One Rep Progressions: Barbell Squats, 14/05/18
Previous heaviest squat: 25kg goblet squat (i.e. holding a dumbbell in front of the body.
Previous heaviest squat in current FIRE program: 25kg barbell squat.
Goal for current FIRE program: 50kg barbell squat
Squat One: 35kg
Squat Two: 40kg
Squat Three: 50kg
Squats Four and Five: 60kg
Hang on, Jewels, I thought you said One Rep Progressions? Why yes, I did. Let me explain. The video on top shows my first attempt at a 60kg barbell squat, while the video on the bottom is my second attempt. As you will see in the top video, I hunch forward and very nearly tip over during my first attempt (apparently, I almost gave everyone at EP heart failure, to say nothing of the momentary terror I experienced when I realised I was about to fall forwards). This happened for one, very simple reason: I forgot to inhale before I went down.
Strangely enough, most people do have to be reminded to breath during exercise, particularly when working with heavy weights or holding a position like a plank. I'm no exception to this and, with that heavy weight on my back and trying to make sure I didn't catch my heel on the legs of the bench, taking a deep breath in before I squatted was the last thing on my mind.
However, my body had other ideas than my mind.
The body is actually pretty amazing, it works as hard as it can, all day every day, with no breaks or sick days, to keep you alive. Even when you get sick, your sick and tired body is not only fighting off whatever is making you sick, but still doing everything in its power to keep you from dropping dead! That's pretty special.
My failure to inhale on Monday night meant that, as I came down, my body had no new air with which to power itself and continue the lift. Of course, there was plenty of oxygen in my body, but the body needs a constant supply of new, fresh air, especially when it's working. I squatted down, carrying a heavy load, and all of a sudden my body realises it doesn't have enough air. So what does it do? It does what it can to make me take a breath in! My shoulders hunch and my chest contracts, and the discomfort means I automatically breathe in. Unfortunately for me, hunched shoulders mean tipping forward and tipping forward with 60kgs on your back is not good for anyone.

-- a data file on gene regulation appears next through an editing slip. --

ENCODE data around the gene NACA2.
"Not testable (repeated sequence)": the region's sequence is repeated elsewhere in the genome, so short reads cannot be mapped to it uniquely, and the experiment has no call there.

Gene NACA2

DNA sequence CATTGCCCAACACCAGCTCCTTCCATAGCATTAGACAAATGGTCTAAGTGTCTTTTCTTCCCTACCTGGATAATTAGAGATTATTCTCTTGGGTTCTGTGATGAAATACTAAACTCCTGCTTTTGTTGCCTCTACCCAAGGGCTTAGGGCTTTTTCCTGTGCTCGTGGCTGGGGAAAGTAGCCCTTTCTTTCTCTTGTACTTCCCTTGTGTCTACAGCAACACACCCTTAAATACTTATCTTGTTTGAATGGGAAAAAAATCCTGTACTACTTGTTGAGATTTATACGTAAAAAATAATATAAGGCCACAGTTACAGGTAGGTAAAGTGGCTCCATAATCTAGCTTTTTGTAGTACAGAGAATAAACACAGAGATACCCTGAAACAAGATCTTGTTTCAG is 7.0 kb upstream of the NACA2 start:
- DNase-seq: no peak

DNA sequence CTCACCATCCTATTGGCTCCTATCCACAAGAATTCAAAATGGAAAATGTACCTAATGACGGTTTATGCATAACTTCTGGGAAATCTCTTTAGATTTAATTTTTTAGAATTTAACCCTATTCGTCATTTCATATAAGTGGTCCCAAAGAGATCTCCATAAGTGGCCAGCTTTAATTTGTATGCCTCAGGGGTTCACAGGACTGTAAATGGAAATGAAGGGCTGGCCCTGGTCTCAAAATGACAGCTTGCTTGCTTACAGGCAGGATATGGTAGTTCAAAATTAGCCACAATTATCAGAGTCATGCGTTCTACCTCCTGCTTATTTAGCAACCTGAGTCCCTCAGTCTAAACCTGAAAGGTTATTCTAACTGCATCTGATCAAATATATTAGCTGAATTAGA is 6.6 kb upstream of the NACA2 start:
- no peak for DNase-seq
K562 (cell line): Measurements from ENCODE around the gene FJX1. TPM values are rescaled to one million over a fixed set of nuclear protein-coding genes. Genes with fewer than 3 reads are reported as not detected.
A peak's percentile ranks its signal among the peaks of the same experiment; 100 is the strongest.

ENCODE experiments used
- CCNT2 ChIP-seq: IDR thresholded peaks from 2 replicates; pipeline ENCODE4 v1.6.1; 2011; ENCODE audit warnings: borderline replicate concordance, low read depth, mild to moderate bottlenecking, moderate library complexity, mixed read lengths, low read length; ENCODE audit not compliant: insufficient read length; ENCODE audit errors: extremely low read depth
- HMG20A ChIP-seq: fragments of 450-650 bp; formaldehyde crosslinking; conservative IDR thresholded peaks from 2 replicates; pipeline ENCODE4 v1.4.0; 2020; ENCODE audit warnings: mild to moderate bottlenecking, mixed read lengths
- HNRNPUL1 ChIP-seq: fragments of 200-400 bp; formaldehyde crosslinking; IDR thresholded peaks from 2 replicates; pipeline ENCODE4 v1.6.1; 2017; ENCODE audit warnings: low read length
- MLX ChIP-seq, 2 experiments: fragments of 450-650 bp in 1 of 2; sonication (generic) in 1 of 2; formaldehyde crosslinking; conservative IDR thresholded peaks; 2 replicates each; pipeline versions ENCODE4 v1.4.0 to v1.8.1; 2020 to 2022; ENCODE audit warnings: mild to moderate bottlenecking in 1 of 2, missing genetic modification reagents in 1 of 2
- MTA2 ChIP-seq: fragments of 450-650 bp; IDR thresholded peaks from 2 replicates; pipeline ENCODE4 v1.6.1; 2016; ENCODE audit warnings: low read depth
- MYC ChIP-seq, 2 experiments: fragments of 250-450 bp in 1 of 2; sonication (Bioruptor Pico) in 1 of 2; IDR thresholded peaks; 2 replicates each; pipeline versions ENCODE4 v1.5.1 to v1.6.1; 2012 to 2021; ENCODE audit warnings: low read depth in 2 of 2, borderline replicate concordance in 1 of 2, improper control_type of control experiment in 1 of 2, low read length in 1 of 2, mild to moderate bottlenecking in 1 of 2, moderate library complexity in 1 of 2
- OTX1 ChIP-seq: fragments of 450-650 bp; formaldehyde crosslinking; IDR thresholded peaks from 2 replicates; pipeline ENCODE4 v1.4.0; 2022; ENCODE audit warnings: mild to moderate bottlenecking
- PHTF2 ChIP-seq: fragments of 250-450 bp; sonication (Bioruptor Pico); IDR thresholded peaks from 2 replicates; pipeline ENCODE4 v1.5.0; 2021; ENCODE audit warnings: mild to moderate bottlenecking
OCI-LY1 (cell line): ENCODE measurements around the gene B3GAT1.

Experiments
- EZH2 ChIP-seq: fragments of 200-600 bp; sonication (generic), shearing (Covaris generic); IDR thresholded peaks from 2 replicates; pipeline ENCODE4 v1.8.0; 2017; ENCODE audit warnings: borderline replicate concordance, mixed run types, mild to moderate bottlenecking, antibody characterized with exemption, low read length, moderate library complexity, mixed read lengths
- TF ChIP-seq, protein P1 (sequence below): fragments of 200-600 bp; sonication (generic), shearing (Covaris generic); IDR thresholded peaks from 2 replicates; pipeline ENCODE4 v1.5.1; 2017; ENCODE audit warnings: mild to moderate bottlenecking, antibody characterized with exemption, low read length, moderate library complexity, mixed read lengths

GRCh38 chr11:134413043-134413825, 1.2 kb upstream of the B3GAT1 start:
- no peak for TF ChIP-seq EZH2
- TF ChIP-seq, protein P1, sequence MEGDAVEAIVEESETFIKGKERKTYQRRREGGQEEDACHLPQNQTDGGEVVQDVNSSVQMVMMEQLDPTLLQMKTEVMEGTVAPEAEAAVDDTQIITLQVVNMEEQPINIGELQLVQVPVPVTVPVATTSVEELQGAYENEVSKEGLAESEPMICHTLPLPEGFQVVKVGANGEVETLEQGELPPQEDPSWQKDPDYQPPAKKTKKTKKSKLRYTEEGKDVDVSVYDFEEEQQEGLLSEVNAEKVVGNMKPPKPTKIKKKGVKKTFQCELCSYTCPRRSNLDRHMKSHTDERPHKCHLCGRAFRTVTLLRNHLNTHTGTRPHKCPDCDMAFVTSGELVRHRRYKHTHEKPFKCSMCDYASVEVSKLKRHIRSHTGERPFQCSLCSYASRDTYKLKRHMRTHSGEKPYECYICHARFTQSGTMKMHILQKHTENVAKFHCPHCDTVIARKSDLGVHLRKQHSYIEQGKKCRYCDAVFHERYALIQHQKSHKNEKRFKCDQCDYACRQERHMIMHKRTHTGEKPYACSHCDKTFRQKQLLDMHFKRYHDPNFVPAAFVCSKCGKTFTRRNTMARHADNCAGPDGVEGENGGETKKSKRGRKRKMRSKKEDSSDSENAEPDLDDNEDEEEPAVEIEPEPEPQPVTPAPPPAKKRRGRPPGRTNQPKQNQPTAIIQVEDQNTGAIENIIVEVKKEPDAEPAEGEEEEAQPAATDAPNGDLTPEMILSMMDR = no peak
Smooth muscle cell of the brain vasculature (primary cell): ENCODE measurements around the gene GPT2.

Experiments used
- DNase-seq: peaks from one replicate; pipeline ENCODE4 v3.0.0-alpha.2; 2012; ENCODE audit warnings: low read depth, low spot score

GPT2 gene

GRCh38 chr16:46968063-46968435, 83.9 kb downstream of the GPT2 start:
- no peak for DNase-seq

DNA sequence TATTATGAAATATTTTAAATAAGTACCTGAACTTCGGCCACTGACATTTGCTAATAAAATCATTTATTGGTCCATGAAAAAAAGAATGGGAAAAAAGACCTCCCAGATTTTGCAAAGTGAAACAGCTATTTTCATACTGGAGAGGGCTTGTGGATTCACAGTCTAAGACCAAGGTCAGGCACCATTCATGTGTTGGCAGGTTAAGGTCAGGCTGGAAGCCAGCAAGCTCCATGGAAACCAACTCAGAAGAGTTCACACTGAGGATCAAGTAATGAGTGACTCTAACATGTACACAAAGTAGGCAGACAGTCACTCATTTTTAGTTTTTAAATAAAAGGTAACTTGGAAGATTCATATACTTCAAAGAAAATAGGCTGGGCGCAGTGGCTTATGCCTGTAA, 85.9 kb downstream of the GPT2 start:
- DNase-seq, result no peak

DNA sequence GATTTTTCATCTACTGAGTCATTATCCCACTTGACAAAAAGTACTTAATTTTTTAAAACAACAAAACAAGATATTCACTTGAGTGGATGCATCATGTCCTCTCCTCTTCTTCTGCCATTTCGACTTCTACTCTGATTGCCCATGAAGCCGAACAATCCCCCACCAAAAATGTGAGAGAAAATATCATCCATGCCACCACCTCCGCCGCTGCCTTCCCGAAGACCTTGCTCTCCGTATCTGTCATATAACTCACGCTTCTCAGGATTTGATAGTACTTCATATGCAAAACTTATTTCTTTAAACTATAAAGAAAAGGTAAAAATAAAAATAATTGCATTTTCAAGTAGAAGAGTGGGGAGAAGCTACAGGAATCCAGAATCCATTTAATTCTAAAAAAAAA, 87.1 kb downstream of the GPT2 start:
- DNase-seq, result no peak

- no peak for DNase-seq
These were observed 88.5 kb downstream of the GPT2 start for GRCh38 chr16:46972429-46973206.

But it was mind and body to the rescue! I felt myself going forward and was able to steady myself before I fell and complete the squat. As you can see in the video, Hilal performs her role as my spot with unparalleled excellence and is right there to grab me and/or the bar when she things I'm about to fall.
When we watched this video back, she explained what had happened and why I'd tipped forward, then said we were going to do the weight again and see if this was my fail out weight, or if I could go heavier. As you saw in the second video, I remember to breathe in, I keep my chest up, and I squat that 60kgs like a BEAST!
Final Squat: PERSONAL BEST
And here it is, my best squat yet. This is a combined total of 67kgs for a single rep. To put that in perspective and explain why this is so special for me, let me tell you what I weigh: 66kgs.
I just squatted myself!
So, in summary, barbell squats were a smashing success this program! I went from never having barbell squatted at all, to squatting a full 67kgs in eight weeks. I surpassed my squat goal by 17kgs and now I have to work out what my goal will be for the Winter Games. Hmm... 80kg squats anyone?
I know I keep saying it, but I have amazing trainers. As most of you will know, I recently signed up for the Evolving Physiques Winter Games, which means another weights program after I finish this one. I was having a low moment on Wednesday and confessed to Pat that I didn't feel like I was going to reach my goals this FIRE program and would have to reach them next program, which made me sad.
Pat knows me very well and, rather than trying to bolster me up on the spot, he just asked me why I was feeling that way. I couldn't pinpoint exactly what was making me feel like that, but did talk to him about how I wanted to feel confident out in the real world the way I felt confident at EP and Divas. EP and Divas are my safe places, my happy places, the places where I feel safe trying new things and shouting my accomplishments to the world. They are also two places where I feel comfortable in my body and don't see my flaws the way I do when I'm in other places. In other words, pole dancing and weight lifting are two things I love, and I love myself when I'm doing them and the places where I do them, but most of that confidence ebbs away when I'm out in the real world and I'd rather just be in the background.